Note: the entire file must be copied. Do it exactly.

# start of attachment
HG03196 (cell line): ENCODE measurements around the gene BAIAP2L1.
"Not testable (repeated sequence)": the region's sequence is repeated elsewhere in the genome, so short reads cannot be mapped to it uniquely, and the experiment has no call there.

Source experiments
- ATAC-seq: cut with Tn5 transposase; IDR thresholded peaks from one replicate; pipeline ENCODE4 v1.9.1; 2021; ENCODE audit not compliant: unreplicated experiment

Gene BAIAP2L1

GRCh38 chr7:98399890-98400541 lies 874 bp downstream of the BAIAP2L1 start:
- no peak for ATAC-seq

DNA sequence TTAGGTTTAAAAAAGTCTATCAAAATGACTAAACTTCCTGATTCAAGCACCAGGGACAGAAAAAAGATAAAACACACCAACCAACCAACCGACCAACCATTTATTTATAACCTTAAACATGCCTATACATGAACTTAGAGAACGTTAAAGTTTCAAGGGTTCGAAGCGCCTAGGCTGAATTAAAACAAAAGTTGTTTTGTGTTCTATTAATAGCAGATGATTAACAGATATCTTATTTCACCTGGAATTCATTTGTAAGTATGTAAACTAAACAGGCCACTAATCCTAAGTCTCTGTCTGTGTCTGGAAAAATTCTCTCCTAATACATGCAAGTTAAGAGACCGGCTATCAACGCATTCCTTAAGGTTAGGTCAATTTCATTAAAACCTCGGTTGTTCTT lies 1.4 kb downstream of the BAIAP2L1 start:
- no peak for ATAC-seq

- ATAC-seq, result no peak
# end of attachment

HG03196 (cell line): ENCODE measurements around the gene BAIAP2L1.
"Not testable (repeated sequence)": the region's sequence is repeated elsewhere in the genome, so short reads cannot be mapped to it uniquely, and the experiment has no call there.

Source experiments
- ATAC-seq: cut with Tn5 transposase; IDR thresholded peaks from one replicate; pipeline ENCODE4 v1.9.1; 2021; ENCODE audit not compliant: unreplicated experiment

Gene BAIAP2L1

GRCh38 chr7:98399890-98400541 lies 874 bp downstream of the BAIAP2L1 start:
- no peak for ATAC-seq

DNA sequence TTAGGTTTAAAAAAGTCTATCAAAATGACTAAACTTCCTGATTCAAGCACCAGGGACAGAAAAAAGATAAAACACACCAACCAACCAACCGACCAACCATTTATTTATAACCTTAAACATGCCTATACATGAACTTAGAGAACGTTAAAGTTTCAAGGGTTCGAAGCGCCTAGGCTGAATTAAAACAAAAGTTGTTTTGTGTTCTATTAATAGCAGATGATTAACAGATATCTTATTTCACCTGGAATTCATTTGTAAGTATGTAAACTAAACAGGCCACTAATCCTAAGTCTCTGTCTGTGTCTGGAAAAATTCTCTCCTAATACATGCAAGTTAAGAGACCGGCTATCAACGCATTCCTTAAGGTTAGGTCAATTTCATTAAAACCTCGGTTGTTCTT lies 1.4 kb downstream of the BAIAP2L1 start:
- no peak for ATAC-seq

- ATAC-seq, result no peak